Right of Reply: Itara Umezu

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The Independent Culture
The Minister Plenipotentiary at the Japanese Embassy answers Hamish McRae

SINCE ITS economic bubble burst at the beginning of this decade, Japan has implemented successive fiscal packages between 1992 and 1995 in order to restore domestic demand-led growth. This amounted to 66,000 billion yen, equal to 40 per cent of the total UK GDP. These measures not only served as a stimulus to the domestic economy, but the resulting increase of Japan's imports from Asia, Europe and elsewhere made an immense contribution to the economies of these regions by absorbing their exports and creating, together with the considerable investment from Japan, many jobs.

In an effort to cope with yet another economic downturn which began in the spring of 1997, the Japanese government announced a series of economic measures worth 33,000 billion yen. These included an increase in public investment and permanent cuts in income and corporate taxes. This amount is equivalent to 20 per cent of the total GDP or the UK's entire current fiscal expenditure. For its part, the Bank of Japan decided to reduce overnight interest rates to 0.25 per cent on 9 September. In addition, new legislation is expected to pass through the Diet soon. It will contribute not only to stabilising the financial system, but to reviving the economy.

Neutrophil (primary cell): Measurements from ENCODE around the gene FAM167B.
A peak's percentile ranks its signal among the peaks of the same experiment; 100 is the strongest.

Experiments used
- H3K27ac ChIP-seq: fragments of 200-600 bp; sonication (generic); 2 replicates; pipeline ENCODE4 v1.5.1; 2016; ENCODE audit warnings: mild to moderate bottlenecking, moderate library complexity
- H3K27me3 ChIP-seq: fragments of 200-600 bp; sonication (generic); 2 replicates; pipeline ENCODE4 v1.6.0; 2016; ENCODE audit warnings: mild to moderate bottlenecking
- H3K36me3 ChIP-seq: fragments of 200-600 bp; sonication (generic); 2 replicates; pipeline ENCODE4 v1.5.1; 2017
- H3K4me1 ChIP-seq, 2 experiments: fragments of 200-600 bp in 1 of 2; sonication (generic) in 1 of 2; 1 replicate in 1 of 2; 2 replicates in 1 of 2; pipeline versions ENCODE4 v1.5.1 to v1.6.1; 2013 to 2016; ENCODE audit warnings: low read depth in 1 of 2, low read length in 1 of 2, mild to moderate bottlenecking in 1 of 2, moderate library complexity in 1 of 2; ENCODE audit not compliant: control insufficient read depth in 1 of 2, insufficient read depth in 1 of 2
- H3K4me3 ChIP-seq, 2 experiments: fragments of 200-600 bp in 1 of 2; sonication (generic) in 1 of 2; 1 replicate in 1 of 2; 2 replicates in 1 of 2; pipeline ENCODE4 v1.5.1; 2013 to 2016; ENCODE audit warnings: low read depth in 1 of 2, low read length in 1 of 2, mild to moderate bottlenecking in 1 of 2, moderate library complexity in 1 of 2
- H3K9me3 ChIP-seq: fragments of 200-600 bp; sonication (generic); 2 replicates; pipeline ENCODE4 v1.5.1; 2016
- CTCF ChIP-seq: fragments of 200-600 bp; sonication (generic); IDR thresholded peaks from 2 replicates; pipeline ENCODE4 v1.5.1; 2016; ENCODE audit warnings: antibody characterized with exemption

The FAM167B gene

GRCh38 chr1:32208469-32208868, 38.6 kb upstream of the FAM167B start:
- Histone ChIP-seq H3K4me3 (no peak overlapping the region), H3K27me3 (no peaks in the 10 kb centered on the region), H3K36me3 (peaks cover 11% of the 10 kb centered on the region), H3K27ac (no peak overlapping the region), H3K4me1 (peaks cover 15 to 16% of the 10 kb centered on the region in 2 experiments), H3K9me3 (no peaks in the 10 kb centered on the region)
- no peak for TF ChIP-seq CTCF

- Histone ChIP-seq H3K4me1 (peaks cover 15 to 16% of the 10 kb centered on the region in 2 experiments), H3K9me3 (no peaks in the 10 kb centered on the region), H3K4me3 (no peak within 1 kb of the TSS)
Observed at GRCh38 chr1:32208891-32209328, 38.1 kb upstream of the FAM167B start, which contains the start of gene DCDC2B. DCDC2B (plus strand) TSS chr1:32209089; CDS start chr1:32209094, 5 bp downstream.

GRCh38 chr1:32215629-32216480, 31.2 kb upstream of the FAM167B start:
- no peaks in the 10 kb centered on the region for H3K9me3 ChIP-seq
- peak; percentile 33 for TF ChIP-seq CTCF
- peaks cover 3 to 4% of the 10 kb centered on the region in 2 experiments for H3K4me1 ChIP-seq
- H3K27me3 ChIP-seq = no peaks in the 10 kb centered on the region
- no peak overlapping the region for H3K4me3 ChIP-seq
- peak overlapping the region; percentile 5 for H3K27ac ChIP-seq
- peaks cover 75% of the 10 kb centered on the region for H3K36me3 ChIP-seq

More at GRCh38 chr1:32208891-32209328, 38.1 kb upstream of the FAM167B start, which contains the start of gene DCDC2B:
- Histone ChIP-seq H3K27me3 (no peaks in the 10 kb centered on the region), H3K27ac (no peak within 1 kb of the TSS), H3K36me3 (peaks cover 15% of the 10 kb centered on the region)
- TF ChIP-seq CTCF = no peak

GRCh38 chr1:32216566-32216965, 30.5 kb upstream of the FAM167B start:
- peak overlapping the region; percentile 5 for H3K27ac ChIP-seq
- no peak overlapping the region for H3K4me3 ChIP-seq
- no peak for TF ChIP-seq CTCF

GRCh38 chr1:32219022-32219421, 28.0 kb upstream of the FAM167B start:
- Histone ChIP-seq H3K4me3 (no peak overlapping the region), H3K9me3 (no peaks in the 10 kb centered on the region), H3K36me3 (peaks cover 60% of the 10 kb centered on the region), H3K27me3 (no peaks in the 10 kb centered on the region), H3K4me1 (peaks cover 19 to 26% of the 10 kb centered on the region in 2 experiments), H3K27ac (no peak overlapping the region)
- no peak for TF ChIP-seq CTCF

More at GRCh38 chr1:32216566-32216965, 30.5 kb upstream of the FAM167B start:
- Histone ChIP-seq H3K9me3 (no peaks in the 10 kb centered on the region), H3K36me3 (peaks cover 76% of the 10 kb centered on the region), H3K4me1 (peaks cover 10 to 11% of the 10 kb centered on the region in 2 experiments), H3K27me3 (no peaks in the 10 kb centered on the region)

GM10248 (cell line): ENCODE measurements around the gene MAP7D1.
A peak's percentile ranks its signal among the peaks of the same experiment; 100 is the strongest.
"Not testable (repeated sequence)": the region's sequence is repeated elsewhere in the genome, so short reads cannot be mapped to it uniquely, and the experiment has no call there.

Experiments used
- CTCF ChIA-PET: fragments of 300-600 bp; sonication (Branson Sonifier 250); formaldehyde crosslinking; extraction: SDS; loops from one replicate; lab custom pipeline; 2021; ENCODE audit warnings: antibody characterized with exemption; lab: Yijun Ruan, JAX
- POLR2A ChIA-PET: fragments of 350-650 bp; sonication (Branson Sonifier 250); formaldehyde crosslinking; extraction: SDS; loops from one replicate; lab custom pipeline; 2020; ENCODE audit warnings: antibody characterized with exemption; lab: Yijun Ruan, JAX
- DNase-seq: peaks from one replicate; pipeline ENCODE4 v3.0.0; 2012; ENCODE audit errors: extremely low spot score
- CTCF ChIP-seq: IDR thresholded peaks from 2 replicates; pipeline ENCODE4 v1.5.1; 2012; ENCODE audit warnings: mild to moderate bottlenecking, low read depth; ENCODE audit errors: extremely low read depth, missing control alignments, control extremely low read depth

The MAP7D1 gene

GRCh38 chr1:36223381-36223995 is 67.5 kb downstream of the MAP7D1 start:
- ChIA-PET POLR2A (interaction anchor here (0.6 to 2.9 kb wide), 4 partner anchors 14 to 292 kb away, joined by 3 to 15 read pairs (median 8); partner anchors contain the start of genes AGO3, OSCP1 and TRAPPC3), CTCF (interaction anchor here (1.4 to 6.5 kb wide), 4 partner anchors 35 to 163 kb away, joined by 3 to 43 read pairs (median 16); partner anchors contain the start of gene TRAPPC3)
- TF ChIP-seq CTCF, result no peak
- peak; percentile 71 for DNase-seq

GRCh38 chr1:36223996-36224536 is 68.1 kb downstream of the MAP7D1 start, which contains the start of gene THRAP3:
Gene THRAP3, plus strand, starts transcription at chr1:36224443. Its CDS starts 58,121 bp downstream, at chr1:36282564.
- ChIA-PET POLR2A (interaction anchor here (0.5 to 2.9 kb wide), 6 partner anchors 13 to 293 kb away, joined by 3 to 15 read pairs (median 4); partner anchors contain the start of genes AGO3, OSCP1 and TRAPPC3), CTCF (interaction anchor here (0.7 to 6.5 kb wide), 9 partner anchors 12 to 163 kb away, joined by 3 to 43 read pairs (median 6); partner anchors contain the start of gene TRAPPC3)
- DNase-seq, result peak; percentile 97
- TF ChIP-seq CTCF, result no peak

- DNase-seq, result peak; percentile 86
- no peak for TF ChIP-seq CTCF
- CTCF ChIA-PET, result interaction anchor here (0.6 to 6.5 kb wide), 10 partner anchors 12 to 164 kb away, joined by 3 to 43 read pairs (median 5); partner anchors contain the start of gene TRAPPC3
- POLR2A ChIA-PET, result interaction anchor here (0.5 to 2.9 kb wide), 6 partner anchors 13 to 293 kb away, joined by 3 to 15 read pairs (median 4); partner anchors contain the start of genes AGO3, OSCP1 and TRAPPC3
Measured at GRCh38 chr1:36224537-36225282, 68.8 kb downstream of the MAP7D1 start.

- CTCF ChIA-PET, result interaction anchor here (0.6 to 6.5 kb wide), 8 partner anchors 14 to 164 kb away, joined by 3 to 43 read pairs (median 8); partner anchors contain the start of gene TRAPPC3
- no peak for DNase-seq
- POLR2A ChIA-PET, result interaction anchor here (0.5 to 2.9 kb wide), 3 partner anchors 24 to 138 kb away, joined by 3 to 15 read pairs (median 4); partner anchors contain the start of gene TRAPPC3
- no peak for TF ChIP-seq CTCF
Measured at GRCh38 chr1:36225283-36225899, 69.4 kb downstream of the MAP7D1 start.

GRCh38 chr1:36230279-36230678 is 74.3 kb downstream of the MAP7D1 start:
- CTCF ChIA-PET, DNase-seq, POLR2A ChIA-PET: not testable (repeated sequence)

Prime Minister Obuchi announced the above measures in August 1998, just after forming his new cabinet. The measures are unprecedented in world economic history, both in their scale and scope.

Japan has had to overcome many serious economic crises in its history. At the present time, the Japanese, both individuals and companies, are well aware of the need for change. Their resilience and adaptability in the face of extremely trying circumstances should not be underestimated.

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